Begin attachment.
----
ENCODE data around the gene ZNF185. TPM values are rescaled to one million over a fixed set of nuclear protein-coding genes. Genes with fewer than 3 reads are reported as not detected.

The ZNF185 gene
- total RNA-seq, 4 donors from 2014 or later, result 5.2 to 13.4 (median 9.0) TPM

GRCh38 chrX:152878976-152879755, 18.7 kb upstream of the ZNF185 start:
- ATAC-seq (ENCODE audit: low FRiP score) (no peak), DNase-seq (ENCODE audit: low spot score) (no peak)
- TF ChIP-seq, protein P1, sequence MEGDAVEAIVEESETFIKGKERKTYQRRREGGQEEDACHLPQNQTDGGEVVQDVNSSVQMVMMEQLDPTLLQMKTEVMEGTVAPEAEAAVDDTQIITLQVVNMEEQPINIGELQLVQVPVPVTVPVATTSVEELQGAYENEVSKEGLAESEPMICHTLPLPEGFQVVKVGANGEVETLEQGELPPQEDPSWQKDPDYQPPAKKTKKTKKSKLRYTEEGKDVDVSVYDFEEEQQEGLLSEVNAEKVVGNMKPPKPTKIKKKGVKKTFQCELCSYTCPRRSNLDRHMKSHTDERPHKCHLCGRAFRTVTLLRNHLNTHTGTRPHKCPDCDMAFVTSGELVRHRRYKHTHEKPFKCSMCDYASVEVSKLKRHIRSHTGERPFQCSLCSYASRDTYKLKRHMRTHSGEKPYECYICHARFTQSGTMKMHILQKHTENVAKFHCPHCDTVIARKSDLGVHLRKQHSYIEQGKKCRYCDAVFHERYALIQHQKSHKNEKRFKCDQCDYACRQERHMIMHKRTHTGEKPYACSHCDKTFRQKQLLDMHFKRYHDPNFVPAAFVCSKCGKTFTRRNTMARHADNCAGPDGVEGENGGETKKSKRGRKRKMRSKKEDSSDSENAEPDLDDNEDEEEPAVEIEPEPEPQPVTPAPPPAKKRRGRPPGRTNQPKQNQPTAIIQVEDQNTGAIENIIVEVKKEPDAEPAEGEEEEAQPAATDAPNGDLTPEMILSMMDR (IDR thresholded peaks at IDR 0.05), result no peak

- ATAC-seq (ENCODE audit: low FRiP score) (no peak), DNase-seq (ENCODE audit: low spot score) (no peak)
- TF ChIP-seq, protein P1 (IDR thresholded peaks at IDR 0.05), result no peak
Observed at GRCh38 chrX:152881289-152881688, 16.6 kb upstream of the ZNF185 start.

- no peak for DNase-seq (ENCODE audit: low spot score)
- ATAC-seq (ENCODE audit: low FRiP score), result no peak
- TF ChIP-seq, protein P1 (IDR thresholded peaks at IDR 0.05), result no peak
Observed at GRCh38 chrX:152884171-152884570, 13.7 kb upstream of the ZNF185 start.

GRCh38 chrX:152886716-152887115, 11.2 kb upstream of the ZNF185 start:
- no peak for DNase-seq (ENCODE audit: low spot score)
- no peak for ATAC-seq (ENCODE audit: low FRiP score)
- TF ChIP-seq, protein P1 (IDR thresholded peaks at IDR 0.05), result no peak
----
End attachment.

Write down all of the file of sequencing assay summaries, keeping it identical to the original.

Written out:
ENCODE data around the gene ZNF185. TPM values are rescaled to one million over a fixed set of nuclear protein-coding genes. Genes with fewer than 3 reads are reported as not detected.

The ZNF185 gene
- total RNA-seq, 4 donors from 2014 or later, result 5.2 to 13.4 (median 9.0) TPM

GRCh38 chrX:152878976-152879755, 18.7 kb upstream of the ZNF185 start:
- ATAC-seq (ENCODE audit: low FRiP score) (no peak), DNase-seq (ENCODE audit: low spot score) (no peak)
- TF ChIP-seq, protein P1, sequence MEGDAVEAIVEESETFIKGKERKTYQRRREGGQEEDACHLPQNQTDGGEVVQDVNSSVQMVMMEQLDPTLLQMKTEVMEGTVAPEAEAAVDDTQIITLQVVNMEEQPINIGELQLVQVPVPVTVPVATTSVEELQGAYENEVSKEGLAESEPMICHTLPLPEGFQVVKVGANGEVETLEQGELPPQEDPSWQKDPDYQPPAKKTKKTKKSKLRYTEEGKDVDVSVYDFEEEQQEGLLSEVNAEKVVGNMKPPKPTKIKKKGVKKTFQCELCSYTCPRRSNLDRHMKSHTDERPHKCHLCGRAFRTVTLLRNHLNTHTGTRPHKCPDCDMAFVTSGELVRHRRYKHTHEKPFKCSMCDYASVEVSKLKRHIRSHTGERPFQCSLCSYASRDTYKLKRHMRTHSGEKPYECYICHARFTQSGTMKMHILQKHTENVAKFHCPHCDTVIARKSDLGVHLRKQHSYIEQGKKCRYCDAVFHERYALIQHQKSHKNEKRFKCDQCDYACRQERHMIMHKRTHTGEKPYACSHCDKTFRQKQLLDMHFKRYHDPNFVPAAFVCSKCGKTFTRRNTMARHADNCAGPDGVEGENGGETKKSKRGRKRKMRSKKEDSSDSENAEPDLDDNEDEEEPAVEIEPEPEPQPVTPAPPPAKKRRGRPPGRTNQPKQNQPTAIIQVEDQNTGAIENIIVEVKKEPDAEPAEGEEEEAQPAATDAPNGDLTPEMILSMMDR (IDR thresholded peaks at IDR 0.05), result no peak

- ATAC-seq (ENCODE audit: low FRiP score) (no peak), DNase-seq (ENCODE audit: low spot score) (no peak)
- TF ChIP-seq, protein P1 (IDR thresholded peaks at IDR 0.05), result no peak
Observed at GRCh38 chrX:152881289-152881688, 16.6 kb upstream of the ZNF185 start.

- no peak for DNase-seq (ENCODE audit: low spot score)
- ATAC-seq (ENCODE audit: low FRiP score), result no peak
- TF ChIP-seq, protein P1 (IDR thresholded peaks at IDR 0.05), result no peak
Observed at GRCh38 chrX:152884171-152884570, 13.7 kb upstream of the ZNF185 start.

GRCh38 chrX:152886716-152887115, 11.2 kb upstream of the ZNF185 start:
- no peak for DNase-seq (ENCODE audit: low spot score)
- no peak for ATAC-seq (ENCODE audit: low FRiP score)
- TF ChIP-seq, protein P1 (IDR thresholded peaks at IDR 0.05), result no peak